How to Make a Cardboard Windmill

Children can be fascinated by cardboard windmills. Watching the paper windmill rotate and spin is not only enjoyable, the process can be educational if you talk about how real windmills work in conjunction with how a play windmill moves. Not only is a cardboard enjoyable to play with, it can be an interesting art project as well. Learn how to make a cardboard windmill and entertain your children with this project.

Fold the square of paper in half from corner to corner diagonally. Fold it in half diagonally again to create a triangle shape. Unfold the paper and smooth it flat.

Mark a point approximately two inches from the outside edge along each fold line.

Decorate the paper square with the markers to make it colourful.

Cut along the fold lines with the scissors to the marks made in step 2. Fold every other corner down to reach the middle point of the square and overlap by a tiny bit. Crease the fold lines so the folded paper points stay folded.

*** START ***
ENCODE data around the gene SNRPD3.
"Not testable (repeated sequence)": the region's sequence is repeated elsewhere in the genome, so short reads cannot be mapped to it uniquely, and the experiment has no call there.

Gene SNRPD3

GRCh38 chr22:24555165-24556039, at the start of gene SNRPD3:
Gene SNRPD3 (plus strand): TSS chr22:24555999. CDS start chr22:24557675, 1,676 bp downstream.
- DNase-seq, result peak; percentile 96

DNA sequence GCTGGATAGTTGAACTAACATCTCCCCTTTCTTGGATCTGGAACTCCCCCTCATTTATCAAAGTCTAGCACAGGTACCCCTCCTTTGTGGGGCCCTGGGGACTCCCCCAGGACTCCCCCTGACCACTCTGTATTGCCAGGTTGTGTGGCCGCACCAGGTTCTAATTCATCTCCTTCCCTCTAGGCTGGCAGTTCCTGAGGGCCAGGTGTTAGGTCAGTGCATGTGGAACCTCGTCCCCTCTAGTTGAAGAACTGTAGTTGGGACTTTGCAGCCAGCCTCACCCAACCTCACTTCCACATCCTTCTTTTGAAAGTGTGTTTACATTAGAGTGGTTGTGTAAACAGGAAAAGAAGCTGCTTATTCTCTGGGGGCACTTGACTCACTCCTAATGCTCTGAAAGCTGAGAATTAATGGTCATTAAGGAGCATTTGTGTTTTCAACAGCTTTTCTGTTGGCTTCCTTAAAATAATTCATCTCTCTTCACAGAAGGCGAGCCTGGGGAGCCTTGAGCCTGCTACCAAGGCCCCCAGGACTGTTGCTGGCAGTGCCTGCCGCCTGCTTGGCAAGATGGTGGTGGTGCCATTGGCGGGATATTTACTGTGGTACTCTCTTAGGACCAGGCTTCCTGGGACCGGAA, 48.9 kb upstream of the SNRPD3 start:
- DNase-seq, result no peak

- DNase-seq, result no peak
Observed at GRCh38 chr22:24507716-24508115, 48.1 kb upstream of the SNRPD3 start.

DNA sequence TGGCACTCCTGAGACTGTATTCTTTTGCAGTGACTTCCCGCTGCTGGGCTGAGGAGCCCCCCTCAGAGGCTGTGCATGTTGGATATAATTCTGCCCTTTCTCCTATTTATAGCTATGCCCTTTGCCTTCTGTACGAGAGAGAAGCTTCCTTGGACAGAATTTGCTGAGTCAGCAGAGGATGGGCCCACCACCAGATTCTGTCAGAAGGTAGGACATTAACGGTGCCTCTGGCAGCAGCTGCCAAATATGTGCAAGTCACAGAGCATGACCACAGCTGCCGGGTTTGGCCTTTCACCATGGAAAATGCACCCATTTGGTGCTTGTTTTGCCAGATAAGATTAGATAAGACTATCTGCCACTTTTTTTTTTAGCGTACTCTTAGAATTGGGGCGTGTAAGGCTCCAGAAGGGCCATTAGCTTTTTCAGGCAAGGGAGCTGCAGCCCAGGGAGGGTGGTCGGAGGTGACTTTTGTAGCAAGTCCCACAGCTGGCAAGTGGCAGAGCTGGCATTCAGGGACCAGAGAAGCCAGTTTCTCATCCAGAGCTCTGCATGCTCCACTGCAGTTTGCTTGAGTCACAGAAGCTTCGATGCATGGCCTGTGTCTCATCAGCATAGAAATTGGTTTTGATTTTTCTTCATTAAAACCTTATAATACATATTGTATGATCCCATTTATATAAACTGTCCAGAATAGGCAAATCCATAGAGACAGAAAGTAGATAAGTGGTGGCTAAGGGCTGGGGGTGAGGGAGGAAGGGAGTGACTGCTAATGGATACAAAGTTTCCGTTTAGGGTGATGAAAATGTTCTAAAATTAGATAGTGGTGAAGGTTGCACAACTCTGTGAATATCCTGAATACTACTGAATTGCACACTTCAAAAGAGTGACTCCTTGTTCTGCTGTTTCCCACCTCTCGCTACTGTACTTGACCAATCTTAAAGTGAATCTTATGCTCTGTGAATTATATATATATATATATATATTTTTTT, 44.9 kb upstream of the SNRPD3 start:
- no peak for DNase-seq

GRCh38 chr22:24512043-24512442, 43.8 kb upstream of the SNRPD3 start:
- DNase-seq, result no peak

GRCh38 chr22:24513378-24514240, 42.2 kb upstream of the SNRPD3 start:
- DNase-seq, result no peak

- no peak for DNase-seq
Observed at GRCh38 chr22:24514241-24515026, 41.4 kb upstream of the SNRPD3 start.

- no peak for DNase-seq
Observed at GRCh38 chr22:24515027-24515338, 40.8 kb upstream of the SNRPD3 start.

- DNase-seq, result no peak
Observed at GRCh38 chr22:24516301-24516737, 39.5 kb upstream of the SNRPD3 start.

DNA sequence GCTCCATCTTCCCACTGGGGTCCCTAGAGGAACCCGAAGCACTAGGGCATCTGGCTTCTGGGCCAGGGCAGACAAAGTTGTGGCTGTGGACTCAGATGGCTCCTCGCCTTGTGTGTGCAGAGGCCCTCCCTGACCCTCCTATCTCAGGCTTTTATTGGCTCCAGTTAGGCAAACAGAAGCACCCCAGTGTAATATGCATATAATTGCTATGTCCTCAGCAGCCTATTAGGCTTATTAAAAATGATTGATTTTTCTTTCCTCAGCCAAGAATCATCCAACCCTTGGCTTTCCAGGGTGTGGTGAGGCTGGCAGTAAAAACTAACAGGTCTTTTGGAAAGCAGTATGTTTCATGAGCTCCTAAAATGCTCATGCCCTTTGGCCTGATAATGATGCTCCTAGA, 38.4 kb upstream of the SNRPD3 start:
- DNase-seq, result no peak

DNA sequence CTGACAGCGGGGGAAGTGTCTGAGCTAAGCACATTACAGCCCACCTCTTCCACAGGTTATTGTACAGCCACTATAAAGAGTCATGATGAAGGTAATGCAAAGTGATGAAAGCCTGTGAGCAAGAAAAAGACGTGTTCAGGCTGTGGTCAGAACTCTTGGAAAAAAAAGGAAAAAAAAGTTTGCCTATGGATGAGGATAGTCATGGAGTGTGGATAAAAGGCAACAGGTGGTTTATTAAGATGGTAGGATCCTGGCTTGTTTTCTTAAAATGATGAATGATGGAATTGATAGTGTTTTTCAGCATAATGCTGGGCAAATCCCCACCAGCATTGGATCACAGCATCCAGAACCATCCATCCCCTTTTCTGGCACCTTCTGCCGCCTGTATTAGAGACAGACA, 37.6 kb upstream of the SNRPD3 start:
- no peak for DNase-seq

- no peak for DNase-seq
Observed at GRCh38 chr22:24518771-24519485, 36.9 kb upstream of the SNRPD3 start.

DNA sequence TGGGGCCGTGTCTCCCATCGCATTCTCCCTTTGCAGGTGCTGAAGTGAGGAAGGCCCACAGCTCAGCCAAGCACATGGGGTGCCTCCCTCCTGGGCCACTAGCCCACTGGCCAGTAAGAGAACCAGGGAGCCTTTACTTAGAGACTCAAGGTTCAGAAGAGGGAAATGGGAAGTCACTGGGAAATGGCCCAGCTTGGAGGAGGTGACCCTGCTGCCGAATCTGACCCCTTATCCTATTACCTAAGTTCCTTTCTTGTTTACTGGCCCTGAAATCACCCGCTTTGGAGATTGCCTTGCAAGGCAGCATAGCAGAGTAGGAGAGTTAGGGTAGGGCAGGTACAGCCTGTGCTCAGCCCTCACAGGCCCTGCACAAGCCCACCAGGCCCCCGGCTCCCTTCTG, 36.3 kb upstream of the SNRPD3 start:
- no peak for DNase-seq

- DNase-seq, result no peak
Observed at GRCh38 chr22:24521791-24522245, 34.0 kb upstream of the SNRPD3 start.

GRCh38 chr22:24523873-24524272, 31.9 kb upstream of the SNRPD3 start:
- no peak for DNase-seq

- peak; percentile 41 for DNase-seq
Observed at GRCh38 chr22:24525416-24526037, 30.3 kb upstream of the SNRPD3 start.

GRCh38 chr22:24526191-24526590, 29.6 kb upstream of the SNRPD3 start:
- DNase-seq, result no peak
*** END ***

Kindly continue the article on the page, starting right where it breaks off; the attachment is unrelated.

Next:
Poke the point of the pencil through the centre of the paper square to make a small hole. Place the pencil aside for the next step.

Place the cardboard tube on end. Pass the pencil through one side of the tube, straight across and out the other side approximately two inches from one end of the tube. Adjust the straw so that it protrudes out approximately an inch from the tube on one side off the tube.

Use a dime-sized lump of modelling clay to hold the short end of the straw in place around the hole on the side of the cardboard tube.

Push the centre hole of the folded paper square onto the side of the straw that does not have clay on it. Spin the paper pinwheel to make sure it spins freely.

Things You'll Need

  • 8-inch square of paper
  • Pencil
  • Ruler
  • Scissors
  • Empty paper towel tube
  • Markers
  • Straw
  • Modelling clay
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About the Author

Kathryn Hatter is a veteran home-school educator, as well as an accomplished gardener, quilter, crocheter, cook, decorator and digital graphics creator. As a regular contributor to Natural News, many of Hatter's Internet publications focus on natural health and parenting. Hatter has also had publication on home improvement websites such as Redbeacon.